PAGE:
And some last pointers for the final agreement: we never suffocated each other with the contract, the cooperations are be based on mutual trust and the contract just helps to clear things up. We plan for the storm when the sun is still shining, meaning now our relationship is good, we also write down how we will handle things if we don't like each other anymore (so how to exit). And I always get advice from an attorney instead of this forum when it comes to formal legal documents :)
So a lot of what Costanzo said and others too.
AS many answered...A document is only as good as the trust it accompanies...Try to think of everything, but remember trust is most important and if the principals decide to go their different ways, then the relationship must work equally well here as well,
I convey with the other participants, especially if the way-out clause is also coupled with a discharge of responsibility for loss or damage arising from the withdrawal from the agreement.Advice from professional lawyers or contract managers shall be seeked, but with clear requirements in mind for the partnership: you must know what you want to get out of it.
However, the letter of intent is a declaration of interest to partner, generally detailed terms and conditions are included in the partnership agreement following it. As a general rule, I was used to put in letter of intent for partnerships - or Memorandum of Understanding as I was used to call them - the most significant conditions for the partnership, e.g.:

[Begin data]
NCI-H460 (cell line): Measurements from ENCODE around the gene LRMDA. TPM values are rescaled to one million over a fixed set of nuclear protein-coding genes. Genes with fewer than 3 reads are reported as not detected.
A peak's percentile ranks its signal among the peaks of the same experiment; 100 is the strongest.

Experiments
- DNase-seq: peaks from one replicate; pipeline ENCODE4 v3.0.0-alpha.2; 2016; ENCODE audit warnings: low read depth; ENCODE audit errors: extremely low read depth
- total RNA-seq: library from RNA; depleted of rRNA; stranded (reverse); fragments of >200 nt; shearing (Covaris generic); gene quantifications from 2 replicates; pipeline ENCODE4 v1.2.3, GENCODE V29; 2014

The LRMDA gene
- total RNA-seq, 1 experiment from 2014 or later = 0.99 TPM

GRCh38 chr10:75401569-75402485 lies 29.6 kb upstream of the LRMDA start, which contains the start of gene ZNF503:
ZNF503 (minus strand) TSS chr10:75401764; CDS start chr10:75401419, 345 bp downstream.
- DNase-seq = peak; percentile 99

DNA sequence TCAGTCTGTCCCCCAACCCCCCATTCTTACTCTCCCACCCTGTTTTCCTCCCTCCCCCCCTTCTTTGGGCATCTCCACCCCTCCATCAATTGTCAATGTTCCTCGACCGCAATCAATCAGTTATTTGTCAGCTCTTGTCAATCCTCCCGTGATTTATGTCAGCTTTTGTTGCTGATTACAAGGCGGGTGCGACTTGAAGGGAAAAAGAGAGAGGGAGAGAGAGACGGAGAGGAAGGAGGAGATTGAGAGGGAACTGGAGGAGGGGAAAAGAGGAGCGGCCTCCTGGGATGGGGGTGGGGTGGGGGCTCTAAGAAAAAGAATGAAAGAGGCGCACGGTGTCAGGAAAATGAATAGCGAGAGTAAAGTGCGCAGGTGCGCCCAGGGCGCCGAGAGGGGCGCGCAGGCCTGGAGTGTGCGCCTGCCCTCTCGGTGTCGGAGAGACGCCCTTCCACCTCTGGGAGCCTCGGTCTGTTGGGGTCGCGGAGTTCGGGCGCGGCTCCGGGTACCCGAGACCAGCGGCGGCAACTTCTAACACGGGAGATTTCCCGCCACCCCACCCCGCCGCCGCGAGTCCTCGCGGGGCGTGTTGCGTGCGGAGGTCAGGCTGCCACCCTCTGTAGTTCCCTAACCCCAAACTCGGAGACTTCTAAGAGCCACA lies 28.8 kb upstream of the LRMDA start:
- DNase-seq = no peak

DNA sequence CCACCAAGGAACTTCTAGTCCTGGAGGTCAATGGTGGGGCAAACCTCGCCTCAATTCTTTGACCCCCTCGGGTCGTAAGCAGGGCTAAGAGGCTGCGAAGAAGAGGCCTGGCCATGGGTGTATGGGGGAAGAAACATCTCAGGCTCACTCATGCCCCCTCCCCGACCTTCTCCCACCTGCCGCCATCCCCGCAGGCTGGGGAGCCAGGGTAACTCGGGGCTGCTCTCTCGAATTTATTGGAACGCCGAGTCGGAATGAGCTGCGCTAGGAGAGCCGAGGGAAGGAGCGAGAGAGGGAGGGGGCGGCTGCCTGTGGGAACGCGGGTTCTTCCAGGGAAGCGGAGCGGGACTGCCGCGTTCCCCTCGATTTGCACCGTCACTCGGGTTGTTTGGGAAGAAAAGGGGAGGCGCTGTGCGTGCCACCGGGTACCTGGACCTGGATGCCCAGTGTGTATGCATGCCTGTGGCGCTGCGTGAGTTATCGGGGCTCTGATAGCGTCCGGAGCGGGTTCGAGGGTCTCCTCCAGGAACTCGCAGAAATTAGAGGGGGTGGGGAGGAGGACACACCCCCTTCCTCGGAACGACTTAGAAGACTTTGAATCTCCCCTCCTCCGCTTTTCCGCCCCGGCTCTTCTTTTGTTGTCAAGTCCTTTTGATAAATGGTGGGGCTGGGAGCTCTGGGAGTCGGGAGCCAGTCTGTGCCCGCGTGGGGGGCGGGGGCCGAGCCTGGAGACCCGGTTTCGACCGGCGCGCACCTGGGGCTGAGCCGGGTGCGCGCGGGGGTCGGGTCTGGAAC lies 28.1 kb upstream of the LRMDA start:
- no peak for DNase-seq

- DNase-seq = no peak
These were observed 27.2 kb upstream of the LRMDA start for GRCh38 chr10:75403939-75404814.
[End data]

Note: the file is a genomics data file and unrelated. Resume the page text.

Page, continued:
- joint venture or consortium
- joint and several liability or vertical split of liabilities
- governance on decisions
- place of arbitration (generally international chambers of commerce, if international partnership)
- way out clause
In order to anticipate lengthy discussions at the time when the efforts shall be concentrated in delivering.
I hope that this helps.
What you're really afraid of doing is rewriting the "Constitution of America" and getting it wrong. The engraving on the Lincoln Memorial says enough and implies far more - in one sentence. It even sounds quite legal :-)